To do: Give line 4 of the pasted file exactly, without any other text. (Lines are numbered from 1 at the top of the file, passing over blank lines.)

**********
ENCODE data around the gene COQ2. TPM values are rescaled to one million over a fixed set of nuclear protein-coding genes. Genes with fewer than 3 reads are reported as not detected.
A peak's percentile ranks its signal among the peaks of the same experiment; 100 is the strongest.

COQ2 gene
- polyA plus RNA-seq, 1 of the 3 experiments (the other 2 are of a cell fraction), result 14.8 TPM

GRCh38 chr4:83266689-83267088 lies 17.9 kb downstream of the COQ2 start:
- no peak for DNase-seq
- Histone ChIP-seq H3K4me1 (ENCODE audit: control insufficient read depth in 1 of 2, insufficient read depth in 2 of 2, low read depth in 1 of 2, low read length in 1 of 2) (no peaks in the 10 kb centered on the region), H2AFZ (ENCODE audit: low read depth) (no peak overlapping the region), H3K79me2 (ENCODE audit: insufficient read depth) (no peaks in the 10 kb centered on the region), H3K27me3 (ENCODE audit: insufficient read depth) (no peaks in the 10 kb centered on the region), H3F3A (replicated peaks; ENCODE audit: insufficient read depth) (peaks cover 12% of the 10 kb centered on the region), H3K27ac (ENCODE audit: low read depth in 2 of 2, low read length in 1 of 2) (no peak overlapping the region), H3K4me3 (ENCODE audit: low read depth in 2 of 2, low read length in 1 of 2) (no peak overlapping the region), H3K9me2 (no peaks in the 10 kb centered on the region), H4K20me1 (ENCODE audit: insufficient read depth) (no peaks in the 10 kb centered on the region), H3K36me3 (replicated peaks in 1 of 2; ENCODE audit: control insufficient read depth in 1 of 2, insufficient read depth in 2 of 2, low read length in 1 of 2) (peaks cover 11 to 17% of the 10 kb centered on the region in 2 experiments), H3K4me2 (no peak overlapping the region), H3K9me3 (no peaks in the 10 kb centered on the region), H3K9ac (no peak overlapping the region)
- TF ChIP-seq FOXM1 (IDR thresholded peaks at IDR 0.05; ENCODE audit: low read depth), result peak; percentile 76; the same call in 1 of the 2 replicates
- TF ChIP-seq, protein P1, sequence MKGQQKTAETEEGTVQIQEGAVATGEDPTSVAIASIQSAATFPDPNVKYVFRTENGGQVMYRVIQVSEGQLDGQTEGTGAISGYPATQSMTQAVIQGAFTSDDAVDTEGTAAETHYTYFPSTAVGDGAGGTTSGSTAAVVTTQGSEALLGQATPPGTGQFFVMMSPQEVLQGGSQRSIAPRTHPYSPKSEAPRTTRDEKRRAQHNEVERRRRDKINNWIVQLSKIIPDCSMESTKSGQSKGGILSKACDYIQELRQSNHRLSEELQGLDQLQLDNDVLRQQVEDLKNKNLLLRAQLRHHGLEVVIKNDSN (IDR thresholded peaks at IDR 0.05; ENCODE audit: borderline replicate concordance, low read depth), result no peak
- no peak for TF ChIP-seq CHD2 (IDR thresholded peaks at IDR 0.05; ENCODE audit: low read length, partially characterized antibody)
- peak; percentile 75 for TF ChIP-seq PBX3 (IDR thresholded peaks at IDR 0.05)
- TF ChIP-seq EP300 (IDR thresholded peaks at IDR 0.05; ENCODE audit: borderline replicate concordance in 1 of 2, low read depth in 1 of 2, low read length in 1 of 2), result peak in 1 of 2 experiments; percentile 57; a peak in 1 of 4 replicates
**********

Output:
- polyA plus RNA-seq, 1 of the 3 experiments (the other 2 are of a cell fraction), result 14.8 TPM